Abbas’ announcement of his election plans was widely welcomed by Palestinian groups, including the eight factions that last week launched a reconciliation initiative that is officially approved by Hamas.
“The call for elections must be accompanied by national consensus within the parameters set by the factions, namely the holding of general and comprehensive elections in all parts of the political system, including the Legislative Council, the Presidency and the PLO, based on the lists electoral system,” said Talal Abu Zarifa, a member of the Political Bureau of the Democratic Front, one of the eight factions.
But Al-Qawasmi said that Fatah did not find anything new or different in the factions’ initiative from what had been committed by Fatah in previous agreements.
Political writer Hani Habib said that Abbas appears to be serious this time in his desire to call an election — even if he is forced to hold it in the West Bank and Jerusalem only, if Hamas objects to it in Gaza — and might have already received regional and international support for this approach.
But Khaldoun Barghouti, an expert in Israeli affairs, said that Israel is likely to prevent the Palestinian Authority from holding elections in Jerusalem because it wants to maintain the status quo in the city after US President Donald Trump recognized full Israeli sovereignty over it as the capital of Israel.

Arabs reject use of religion to gain power, poll suggests

Updated 24 min 24 sec ago

Arabs reject use of religion to gain power, poll suggests

  • Use of religion for political gain is rejected by 58 percent of respondents in a YouGov poll
  • Experts believe there is now more awareness of the tactics of religion-based political parties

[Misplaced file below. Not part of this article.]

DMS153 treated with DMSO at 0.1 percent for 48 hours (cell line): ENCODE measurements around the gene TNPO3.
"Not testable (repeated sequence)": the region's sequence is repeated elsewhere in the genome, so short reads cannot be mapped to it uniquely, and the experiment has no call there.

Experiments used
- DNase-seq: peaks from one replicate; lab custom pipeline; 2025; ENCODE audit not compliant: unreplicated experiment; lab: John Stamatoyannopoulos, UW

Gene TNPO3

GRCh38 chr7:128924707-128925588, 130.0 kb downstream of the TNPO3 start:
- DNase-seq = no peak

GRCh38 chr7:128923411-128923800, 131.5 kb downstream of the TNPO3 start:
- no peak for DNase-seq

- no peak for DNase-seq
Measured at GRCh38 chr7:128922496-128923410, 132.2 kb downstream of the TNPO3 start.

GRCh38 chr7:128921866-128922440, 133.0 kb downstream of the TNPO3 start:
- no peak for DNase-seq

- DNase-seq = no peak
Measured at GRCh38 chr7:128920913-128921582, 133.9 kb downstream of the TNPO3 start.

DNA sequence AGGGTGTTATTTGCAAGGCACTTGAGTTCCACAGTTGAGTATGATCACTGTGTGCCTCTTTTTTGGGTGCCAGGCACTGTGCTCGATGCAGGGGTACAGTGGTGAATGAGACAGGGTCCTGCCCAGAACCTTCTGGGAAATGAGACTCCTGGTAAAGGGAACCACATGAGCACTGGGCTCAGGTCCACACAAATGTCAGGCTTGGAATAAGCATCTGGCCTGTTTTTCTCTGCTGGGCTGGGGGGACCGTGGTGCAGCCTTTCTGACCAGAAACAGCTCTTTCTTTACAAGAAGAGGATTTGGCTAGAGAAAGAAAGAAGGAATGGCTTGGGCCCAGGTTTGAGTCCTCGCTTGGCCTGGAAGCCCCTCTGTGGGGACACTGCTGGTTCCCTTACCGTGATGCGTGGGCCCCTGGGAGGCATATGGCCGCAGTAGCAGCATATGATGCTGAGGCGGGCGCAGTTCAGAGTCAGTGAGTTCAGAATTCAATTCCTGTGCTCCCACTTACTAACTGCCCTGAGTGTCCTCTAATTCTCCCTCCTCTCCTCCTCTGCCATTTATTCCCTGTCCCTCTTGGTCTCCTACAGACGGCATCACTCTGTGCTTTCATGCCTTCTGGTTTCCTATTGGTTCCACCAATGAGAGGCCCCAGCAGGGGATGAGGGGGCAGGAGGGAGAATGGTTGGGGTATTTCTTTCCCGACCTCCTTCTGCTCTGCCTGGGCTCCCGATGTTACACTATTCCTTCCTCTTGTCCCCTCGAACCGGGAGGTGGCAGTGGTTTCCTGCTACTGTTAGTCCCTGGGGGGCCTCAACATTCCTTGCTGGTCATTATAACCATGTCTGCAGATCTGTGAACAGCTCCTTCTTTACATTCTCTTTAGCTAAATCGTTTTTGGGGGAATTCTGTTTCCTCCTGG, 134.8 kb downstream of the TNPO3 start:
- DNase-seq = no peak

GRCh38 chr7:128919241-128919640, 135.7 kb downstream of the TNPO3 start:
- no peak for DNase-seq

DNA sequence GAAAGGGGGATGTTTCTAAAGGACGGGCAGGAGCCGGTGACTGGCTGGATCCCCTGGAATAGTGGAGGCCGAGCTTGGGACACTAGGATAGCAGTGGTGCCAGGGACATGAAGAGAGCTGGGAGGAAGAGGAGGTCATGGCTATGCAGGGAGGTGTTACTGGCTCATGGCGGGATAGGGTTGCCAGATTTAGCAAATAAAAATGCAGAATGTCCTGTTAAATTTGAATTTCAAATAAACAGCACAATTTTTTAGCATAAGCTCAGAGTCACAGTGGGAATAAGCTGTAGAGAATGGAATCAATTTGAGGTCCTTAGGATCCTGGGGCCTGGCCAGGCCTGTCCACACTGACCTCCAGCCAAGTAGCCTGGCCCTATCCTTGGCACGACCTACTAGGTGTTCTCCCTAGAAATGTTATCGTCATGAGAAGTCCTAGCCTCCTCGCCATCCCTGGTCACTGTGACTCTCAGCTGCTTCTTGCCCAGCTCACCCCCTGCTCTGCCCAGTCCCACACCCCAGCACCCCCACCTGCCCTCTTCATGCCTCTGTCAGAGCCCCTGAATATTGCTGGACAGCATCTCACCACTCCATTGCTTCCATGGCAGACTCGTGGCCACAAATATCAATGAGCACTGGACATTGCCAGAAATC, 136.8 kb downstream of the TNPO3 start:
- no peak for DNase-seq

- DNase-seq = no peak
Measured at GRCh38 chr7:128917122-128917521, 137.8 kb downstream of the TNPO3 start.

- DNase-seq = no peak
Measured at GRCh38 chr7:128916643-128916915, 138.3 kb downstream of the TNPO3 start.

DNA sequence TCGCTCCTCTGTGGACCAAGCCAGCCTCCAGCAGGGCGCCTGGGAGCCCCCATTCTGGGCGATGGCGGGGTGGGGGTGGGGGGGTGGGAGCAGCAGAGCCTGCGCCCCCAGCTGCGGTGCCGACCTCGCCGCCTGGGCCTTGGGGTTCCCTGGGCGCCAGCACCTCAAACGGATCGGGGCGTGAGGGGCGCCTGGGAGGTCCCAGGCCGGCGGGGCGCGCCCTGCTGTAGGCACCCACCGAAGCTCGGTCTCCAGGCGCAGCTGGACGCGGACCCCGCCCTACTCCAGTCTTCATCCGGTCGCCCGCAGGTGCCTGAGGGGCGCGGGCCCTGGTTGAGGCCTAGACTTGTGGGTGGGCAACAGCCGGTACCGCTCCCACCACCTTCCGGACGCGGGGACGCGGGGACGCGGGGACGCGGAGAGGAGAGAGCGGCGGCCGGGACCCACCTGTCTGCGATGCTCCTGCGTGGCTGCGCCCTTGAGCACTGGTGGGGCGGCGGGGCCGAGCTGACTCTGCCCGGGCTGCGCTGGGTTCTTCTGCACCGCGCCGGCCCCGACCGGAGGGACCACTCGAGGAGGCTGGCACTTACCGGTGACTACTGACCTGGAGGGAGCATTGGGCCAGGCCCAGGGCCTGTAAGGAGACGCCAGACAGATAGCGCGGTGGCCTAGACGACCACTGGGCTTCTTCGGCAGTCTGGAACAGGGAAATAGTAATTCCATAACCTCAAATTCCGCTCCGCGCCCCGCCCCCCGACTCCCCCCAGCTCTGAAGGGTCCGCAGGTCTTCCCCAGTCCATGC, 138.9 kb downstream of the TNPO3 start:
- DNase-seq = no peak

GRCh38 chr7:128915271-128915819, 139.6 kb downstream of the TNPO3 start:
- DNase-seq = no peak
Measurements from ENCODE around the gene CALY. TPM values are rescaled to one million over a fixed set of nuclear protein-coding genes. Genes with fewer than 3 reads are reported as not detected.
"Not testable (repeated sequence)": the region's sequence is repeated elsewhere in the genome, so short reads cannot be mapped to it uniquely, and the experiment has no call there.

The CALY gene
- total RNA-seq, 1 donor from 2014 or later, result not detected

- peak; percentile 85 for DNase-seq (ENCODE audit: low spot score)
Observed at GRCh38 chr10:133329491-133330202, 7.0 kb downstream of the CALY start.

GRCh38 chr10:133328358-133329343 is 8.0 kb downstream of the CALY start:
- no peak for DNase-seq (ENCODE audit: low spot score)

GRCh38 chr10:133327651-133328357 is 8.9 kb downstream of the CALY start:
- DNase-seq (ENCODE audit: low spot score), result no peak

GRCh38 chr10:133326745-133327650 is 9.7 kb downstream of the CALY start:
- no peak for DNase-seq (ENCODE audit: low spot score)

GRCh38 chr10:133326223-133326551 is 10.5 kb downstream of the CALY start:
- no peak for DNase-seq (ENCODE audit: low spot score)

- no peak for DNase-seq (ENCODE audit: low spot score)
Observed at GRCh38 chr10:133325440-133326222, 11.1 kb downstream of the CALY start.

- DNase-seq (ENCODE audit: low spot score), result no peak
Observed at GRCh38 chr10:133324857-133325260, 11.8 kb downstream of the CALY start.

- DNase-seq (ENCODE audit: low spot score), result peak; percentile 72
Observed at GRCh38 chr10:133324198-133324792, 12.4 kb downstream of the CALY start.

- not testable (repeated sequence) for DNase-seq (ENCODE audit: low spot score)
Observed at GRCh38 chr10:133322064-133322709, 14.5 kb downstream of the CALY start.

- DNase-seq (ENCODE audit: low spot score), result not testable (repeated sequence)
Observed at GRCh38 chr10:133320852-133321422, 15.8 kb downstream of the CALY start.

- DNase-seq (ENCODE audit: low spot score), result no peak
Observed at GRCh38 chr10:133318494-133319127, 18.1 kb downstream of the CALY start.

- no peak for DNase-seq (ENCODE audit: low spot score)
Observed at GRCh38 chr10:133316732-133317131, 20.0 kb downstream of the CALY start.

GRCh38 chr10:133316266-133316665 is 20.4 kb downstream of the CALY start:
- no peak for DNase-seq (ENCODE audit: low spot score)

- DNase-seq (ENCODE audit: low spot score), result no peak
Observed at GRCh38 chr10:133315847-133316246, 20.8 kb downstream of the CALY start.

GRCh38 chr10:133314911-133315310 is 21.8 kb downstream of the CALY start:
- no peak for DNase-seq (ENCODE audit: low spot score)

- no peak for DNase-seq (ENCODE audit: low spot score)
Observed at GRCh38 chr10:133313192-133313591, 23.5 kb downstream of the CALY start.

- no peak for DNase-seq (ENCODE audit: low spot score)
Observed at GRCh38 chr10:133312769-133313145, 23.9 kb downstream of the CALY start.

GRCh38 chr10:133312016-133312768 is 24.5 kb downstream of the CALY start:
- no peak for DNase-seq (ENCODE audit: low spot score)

DUBAI: Across the Arab world, an increasing number of citizens disagree with the “use of religion for political gain,” according to a recent YouGov survey.

As part of its partnership with the Arab Strategy Forum, Arab News commissioned a survey of the views and concerns of Arabs today and their projections for the future of the region.

A total of 3,079 Arabic speakers were surveyed, aged 18 and above and living across 18 countries in the Middle East and North Africa (MENA).

Results revealed that 43 percent strongly disagree with the “use of religion for political gain,” while 15 percent “somewhat disagree.” By contrast, 7 percent strongly agree and 8 percent “somewhat agree.”

Another 14 percent “neither agree nor disagree” with the “use of religion for political gain.”

The combined average, however, unambiguously opposes the idea — at 58 percent. “The cases of Lebanon and Iraq shows a streak of anti-sectarianism rather than that of anti-religion per se,” said Dr. Albadr Al-Shateri, politics professor at the National Defense College in Abu Dhabi.

“Religious beliefs are deep-seated in these societies, so the advent of Western-style secularism in the region is doubtful. Even the most secular country in the Middle East, Turkey, turned out to have religious inclinations when it voted in an Islamist party” more than a decade ago. 

As long as people have little trust in political institutions, they will revert to their primary social institutions, notably religion, family and tribe, Al-Shateri told Arab News.